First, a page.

- Nurseries, even one fit for a prince, are the result of love and anticipation
- Decorators enjoy the freedom to go all out in a nursery
- Got a gorgeous bathroom? Contribute to next week's Open House iReport assignment!
Since the world caught its first glimpse of Prince George Alexander Louis of Cambridge, the royal family has surely headed back to a gorgeous, well-stocked nursery.
But what makes a beautiful room for baby -- and parents?
Kelly Marzka from Atlanta knows what makes a nursery a special room. She chose an interactive wall of pinwheels and a teal, beaded chandelier to adorn her daughter's nursery, but that's not the secret ingredient.
Nurseries, she said, are the result of love and anticipation, and that's what their darling decoration communicates, she said.
"Nurseries hold such promise and are so special because you create them for someone you've never met," she said.
The parents who submitted images of their child's nursery for this week's Open House project said they wanted them to be perfect -- of course. But they also confessed to enjoying the decoration, rather than stressing over it. Often seen as the easiest room to decorate in the house, a nursery can be a place where decorators take risks with whimsical patterns and happy colors.
"If I had to spend the rest of my days decorating one room and one room only," said blogger Corrie Moore, "it would be nurseries." She had absolutely no stress when it came to decorating her daughter's nursery with a tree branch mobile of butterflies, flowers and pearls.
While the fantasy decor of a nursery is great fodder for Pinterest and decor blogs, it's also a fact that these rooms are not just for babies. The have to work for the parents who will log many hours rocking their infant in a glider or changing diapers. Comfort is important, and spending that much time in the same room means you'd better like what you see in there.
Moore said she decorated her daughter's nursery with her baby in mind, but mostly for herself. She chose neutral tones to create a soothing and relaxing space.
"Babies aren't going to say, 'Terrible color choice, Mom, should have gone with pink'," she said.
Bold, striped curtains and a forest of painted birch trees serve as the backdrop for the nursery Dave Krajewski and his wife decorated for their daughter. As they walk her around the room, the artwork they hung -- a large version of their pregnancy announcement, vine sculptures, animal pictures and a pink deer head -- has become the inspiration for stories they tell their daughter, Krajewski said. When his daughter transitioned to a crib, she handled it better than her parents did, he said.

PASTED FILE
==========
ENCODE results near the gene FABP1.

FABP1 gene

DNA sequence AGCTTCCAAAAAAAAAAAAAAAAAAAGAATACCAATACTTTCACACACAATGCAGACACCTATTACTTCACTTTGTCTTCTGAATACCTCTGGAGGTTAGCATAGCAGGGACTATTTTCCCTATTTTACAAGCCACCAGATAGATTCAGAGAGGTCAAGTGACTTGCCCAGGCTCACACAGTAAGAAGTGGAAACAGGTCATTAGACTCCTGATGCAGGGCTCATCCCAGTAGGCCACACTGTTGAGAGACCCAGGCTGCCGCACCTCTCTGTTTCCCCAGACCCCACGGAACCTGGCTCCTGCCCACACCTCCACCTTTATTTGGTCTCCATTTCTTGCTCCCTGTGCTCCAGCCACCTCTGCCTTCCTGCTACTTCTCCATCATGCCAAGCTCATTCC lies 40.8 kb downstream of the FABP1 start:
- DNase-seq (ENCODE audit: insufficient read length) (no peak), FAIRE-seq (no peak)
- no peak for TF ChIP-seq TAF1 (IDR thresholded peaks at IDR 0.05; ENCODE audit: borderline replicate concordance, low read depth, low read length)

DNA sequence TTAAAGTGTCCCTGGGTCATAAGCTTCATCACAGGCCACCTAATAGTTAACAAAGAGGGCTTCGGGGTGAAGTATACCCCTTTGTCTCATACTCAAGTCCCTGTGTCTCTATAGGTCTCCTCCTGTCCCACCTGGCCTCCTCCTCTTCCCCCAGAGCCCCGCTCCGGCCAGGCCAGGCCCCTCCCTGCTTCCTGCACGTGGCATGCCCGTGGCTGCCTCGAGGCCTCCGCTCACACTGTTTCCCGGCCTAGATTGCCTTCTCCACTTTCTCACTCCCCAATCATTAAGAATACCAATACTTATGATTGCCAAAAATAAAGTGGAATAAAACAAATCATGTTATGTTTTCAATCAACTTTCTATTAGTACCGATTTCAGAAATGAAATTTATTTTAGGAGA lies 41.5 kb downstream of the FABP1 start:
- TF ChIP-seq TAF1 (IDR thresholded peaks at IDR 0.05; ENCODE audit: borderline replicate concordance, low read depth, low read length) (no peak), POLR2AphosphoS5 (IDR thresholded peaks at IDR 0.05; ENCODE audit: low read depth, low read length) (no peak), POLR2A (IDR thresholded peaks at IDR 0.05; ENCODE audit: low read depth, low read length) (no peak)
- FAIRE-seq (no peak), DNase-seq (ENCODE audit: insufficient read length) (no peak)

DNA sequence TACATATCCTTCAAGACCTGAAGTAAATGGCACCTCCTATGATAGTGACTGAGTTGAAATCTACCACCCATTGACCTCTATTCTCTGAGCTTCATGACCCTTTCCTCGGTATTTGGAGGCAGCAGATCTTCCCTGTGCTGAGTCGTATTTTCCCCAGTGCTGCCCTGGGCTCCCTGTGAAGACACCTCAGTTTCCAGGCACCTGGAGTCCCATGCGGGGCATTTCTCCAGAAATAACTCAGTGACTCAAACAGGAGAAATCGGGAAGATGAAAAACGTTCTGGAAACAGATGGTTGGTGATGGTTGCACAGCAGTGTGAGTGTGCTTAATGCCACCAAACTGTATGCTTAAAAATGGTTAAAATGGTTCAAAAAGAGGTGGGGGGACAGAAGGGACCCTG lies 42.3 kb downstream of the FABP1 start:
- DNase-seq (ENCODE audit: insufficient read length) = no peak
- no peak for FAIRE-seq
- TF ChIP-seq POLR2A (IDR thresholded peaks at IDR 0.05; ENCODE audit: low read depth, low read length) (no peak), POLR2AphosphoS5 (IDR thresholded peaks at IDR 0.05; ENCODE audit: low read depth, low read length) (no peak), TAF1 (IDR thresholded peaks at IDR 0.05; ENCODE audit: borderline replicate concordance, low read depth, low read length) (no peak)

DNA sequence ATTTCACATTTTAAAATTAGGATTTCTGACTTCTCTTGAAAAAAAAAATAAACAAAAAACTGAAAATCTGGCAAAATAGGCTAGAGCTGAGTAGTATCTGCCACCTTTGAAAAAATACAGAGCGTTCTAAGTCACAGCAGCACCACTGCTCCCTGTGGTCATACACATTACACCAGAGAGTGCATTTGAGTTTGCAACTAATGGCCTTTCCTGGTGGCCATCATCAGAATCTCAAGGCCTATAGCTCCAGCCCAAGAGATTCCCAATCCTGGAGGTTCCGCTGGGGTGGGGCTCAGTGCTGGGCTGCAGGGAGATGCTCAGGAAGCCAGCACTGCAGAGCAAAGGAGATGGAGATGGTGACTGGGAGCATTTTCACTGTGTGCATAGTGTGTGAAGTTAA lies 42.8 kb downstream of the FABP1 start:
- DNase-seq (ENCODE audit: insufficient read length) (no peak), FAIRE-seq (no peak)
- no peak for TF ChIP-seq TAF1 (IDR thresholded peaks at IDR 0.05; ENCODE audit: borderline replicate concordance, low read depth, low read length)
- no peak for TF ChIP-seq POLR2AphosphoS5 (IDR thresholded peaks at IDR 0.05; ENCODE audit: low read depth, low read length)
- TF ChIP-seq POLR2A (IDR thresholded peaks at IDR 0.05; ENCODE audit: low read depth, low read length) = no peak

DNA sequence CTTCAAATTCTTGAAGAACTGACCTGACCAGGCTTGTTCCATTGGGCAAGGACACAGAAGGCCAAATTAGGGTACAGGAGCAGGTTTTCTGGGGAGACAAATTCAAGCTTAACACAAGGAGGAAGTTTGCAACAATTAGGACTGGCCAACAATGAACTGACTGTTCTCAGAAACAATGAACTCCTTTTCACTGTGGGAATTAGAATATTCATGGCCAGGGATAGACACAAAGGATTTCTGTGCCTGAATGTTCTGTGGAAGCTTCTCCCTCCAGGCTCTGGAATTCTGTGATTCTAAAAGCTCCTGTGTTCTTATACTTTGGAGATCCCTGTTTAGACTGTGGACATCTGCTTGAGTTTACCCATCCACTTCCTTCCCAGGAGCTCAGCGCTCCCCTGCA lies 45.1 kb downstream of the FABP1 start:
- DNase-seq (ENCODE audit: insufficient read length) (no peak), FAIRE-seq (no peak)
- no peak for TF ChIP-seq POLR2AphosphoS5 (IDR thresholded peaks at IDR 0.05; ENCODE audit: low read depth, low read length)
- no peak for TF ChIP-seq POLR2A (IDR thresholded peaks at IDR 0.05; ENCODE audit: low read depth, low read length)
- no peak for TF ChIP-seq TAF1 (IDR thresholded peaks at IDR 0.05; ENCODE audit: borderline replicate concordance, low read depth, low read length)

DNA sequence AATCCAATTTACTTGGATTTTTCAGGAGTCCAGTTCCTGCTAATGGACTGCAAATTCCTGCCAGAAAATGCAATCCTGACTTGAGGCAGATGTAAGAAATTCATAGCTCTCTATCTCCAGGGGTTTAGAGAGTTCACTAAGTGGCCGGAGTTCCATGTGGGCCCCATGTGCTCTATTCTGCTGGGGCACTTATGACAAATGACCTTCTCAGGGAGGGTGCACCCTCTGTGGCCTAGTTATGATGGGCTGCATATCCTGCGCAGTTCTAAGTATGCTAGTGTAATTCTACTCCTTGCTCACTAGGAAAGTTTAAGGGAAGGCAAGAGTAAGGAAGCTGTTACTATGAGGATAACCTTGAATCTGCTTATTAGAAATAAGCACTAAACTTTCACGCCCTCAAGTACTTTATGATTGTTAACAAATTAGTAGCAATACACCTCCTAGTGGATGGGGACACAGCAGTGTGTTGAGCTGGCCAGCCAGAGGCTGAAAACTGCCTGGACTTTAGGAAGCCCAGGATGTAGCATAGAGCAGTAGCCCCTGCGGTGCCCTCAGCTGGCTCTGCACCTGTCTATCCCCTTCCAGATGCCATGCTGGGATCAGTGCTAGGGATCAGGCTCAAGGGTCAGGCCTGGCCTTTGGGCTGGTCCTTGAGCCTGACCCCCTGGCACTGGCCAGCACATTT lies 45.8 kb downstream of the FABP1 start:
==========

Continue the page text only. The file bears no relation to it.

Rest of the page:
Kelly Boeckman and her husband decorated their son's nursery based on a painting that tells a story: An elephant painted it on their honeymoon, at an elephant camp in Thailand. Now that her son is learning about animals, he is able to point them out around the nursery.
"He's realized the painting in the corner was drawn by an elephant, not a human," Boeckman said.
Dierdre Zahl, of Charleston, South Carolina, discovered she was pregnant after she began to decorate her office. Transitioning the half-decorated room to a nursery was easy for her, she said, thanks to the love that went into it and the inevitable deadline of her daughter's birth. She ended up with a cozy, chic nursery full of graphic details and a lot of black and white, including striped Roman shades.
"I read that babies really respond to black and white," Zahl said. "She would stare for hours at the shades."
Babies' mental and physical development are part of the process of decorating a nursery. For example, Zahl used a thick, plush, ocelot print rug that her daughter enjoyed rolling on as a baby. Now a little older, she sits on the carpet to read books.
Marzka chose a front-facing bookshelf for her daughter's nursery, so she could see the books' covers, even if she can't quite read the spines yet.
"She loves that she can reach them and pull them down herself. She's 15 months old now, and she goes in her room, takes down a book and sits by the bookshelf 'reading' it to herself," Marzka said. "Cutest thing ever."
Laurie Jones, a decorator and blogger in Indianapolis, Indiana, and her husband picked a planet mobile hung over her son's crib especially to help him focus, she said.
"He's been looking up at it since birth and now that he is older he loves to touch it before being laid down and touch it when he wakes up," she said.
Ashley Pettitte, a for-now retired architect and stay-at-home mother decided on crystals for her daughter's nursery mobile.
"I made it!" she said. "I hung it directly in front of the arch window to catch the afternoon light and I loved watching her smile and coo at it when she woke from her evening naps in her crib."
Are you obsessed with decorating your house? Show us your skills at CNN's Open House and your photo could be featured in next week's story. Our next focus: Bathrooms.